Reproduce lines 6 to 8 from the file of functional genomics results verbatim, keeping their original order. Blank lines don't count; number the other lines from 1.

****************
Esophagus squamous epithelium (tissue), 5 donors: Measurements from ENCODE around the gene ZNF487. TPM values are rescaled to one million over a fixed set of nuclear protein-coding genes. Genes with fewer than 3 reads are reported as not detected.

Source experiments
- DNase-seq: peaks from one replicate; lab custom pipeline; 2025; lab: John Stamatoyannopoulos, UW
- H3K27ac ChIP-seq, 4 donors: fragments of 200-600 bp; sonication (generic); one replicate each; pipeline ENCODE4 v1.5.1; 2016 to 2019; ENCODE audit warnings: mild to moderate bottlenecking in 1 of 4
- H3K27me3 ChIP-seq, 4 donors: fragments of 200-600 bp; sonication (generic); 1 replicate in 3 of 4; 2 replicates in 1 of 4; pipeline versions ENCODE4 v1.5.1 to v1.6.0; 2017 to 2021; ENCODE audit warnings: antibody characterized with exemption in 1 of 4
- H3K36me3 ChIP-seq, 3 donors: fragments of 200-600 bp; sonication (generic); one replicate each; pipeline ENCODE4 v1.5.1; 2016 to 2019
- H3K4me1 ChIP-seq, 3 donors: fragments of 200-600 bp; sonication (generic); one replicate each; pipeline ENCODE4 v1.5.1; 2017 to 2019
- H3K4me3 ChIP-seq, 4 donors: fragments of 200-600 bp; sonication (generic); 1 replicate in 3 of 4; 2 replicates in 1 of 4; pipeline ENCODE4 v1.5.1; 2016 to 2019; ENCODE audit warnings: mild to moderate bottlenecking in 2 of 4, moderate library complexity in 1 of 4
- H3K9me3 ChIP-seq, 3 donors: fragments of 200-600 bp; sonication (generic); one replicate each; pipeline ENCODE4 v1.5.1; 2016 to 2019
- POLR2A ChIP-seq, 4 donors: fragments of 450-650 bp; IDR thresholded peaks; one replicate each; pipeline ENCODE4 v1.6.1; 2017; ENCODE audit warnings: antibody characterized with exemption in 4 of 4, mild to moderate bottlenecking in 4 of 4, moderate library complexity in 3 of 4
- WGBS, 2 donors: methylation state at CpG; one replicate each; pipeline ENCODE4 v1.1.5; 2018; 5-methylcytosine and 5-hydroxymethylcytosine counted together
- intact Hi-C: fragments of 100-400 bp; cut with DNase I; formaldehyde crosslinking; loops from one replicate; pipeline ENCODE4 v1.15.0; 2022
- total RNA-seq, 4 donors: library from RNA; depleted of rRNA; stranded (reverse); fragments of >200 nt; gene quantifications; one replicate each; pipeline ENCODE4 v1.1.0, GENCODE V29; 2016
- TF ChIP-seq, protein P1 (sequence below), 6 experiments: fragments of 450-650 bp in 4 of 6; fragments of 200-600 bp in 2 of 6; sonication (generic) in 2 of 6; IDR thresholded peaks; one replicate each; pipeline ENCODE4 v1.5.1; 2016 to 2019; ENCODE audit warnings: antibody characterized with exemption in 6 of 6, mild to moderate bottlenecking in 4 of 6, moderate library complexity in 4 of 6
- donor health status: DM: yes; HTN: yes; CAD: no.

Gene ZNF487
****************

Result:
- H3K36me3 ChIP-seq, 3 donors: fragments of 200-600 bp; sonication (generic); one replicate each; pipeline ENCODE4 v1.5.1; 2016 to 2019
- H3K4me1 ChIP-seq, 3 donors: fragments of 200-600 bp; sonication (generic); one replicate each; pipeline ENCODE4 v1.5.1; 2017 to 2019
- H3K4me3 ChIP-seq, 4 donors: fragments of 200-600 bp; sonication (generic); 1 replicate in 3 of 4; 2 replicates in 1 of 4; pipeline ENCODE4 v1.5.1; 2016 to 2019; ENCODE audit warnings: mild to moderate bottlenecking in 2 of 4, moderate library complexity in 1 of 4